6. Get A Secured Credit Card – Secured credit cards are like regular credit cards with a major exception. You will need to put a deposit down, usually a minimum of $200, which represents your credit limit. Technically is more like a debit card, but should be treated as a regular credit card. This card SHOULD NOT be used for anything other than a credit boosting tool, not because you need an outfit to wear to the club. I recommend paying for something low like a cell phone bill, or something that you need to pay for consistently  with your secured card. Don’t exceed 30% of your credit limit, and pay this balance of every month, and your score will definitely rise.
  7. Never Exceed 30% Credit Utilization – This is one of the high ranking credit factors, and a very important part of DIY credit repair. Creditors don’t like when you max out your credit cars. A good rule of thumb is not to exceed 30%. This is the perfect range to be in. It shows creditors, that you are responsible, and that you are conscious of your spending.
  8. Maintain Credit Activity – Another high ranking factor in credit repair, is the length of your credit history. You want to keep cards open as long as possible. A halt in utilization for extended periods of time can get your card closed. Always charge at least one thing to each card every month, and pay off the balances when possible.
  9. Negotiate – When you get ready to start paying off recent debt, reach out to the debt collection companies and negotiate a deal. The older your debt gets, the more flexibility you have. Let creditors know that you want to pay off your debt and offer them 30% of the debt. Sometimes they will say yes, if not almost all the time they will give you a counter offer. Try to get the lowest amount possible. When your offer is accepted, make sure to confirm that they will be removing the marks from your credit report as this is not automatic. Get all of this in writing, and store it in a safe place.
  10. Avoid Excessive Credit Checks – STOP LETTING PEOPLE RUN YOUR CREDIT!!!! Salesmen, will often downplay the effects of inquiries but the truth is they don’t care. You need to be firm with people who wish to run your credit. Excessive inquires look bad on your credit report and reduce your score. Only allow credit checks with absolutely necessary.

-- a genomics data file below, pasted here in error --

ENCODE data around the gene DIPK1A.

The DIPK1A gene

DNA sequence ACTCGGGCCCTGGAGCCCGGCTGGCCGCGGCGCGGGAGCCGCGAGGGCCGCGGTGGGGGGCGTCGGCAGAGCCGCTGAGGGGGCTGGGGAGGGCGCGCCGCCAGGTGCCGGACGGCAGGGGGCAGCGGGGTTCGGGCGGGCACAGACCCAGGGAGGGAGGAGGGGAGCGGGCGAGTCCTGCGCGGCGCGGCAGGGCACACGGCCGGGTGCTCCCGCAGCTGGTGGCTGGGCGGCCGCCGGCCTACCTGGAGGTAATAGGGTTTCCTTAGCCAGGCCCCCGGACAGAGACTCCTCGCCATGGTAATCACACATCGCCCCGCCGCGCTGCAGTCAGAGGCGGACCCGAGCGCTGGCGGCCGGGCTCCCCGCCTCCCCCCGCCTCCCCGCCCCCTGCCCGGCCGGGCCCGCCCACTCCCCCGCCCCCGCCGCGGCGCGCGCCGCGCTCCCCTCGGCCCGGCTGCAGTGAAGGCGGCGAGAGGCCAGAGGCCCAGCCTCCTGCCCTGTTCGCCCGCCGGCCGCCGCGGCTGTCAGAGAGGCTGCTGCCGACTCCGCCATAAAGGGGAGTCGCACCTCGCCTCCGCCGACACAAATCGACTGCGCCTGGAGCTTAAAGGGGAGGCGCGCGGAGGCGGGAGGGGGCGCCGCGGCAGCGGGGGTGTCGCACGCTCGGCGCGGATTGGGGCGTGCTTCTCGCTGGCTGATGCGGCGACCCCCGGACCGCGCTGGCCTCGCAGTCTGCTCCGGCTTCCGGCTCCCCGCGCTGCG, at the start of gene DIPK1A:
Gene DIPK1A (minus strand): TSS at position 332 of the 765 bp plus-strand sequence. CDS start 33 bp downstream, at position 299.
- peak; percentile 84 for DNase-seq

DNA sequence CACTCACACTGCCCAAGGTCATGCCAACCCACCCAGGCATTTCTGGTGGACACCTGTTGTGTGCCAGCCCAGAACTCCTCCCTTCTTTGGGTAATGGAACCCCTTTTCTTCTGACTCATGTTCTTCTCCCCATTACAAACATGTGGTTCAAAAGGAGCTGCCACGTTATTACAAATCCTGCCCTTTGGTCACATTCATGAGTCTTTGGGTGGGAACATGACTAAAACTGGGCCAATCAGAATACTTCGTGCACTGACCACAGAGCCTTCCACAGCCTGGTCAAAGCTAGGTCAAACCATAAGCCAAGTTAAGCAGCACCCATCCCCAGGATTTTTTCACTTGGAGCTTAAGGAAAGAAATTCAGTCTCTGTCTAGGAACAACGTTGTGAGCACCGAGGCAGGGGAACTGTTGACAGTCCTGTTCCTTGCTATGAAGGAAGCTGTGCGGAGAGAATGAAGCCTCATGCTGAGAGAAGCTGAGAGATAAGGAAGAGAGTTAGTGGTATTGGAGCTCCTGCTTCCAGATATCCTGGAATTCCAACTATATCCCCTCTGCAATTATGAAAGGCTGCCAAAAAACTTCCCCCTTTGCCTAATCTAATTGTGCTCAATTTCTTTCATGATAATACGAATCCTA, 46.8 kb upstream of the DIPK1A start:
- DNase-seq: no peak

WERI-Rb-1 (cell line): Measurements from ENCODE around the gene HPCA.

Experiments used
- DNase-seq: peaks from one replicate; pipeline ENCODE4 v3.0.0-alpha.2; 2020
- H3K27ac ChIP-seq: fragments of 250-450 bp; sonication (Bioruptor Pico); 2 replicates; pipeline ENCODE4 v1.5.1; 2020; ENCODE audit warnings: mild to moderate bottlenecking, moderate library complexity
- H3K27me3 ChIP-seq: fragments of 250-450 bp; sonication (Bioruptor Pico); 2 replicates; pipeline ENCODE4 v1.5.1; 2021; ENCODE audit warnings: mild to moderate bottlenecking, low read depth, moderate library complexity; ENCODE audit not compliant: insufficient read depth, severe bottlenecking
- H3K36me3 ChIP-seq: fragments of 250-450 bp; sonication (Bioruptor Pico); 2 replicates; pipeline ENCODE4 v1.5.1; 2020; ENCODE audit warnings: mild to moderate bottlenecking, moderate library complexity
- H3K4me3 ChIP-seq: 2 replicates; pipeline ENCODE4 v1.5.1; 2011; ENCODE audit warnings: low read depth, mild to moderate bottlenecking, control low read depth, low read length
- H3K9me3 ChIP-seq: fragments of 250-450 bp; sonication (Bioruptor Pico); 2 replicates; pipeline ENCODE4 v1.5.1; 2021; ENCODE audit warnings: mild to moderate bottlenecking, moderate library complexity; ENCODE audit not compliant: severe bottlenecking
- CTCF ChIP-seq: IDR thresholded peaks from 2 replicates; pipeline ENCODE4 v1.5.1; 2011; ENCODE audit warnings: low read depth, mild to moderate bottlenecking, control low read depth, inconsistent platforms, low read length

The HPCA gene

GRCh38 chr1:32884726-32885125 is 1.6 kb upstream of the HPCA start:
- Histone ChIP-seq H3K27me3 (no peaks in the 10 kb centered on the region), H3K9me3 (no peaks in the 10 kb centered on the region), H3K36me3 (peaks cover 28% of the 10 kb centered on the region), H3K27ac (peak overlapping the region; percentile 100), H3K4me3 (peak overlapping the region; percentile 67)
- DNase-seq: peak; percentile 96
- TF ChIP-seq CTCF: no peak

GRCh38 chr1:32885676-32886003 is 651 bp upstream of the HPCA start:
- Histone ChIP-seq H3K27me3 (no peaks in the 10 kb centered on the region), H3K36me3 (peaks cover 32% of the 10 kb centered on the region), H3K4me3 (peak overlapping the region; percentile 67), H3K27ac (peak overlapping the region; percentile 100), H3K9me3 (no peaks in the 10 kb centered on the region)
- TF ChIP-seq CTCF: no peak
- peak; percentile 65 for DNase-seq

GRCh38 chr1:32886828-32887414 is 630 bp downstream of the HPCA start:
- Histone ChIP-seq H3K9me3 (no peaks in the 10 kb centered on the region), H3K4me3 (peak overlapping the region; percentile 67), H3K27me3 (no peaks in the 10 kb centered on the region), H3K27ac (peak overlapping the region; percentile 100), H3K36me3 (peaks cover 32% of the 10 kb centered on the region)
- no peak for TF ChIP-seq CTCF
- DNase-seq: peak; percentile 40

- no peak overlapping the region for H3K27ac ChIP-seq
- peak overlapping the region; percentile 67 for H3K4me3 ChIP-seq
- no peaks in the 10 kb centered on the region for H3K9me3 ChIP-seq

Things Credit Repair Will Help You Achieve

  • Able to qualify for a mortgage. Unless you are exceptionally financially well off, you are going to want to finance your home. People with good credit have no problems getting qualified for mortgages.
  • Able to finance rental properties. Thinking about investing to earn yourself some passive income?. Good credit will help you to get loans on these properties.
  • Get approved for credit cards. No surprise that credit card companies are going to do a credit check before they trust you with any credit.
  • Lease an apartment. As a landlord I can tell your credit is a major clue about your financial habits. Most landlords like to see that you can be trusted to pay your debts on time.
  • Able to finance a car. You gotta get around right? An obviously something reliable. If you want to rent a car and your credit is bad, the salesmen will politely ask you to come back when your a little more fiscally responsible.
  • Get you lower interest rates. Ever seen one of those car commercials, where they give a low monthly price and then at the bottom of the screen you see the fine print? That fine print says that those super low prices you just saw only apply to those with preferred credit. Lower interest rates means you save more money then those with bad credit.
  • Give you higher limits. When applying for credit cards, your limits are determined by your credit score. Higher credit results in higher limits. When credit card companies issue credit cars, they know if your responsible with money when they see your credit score.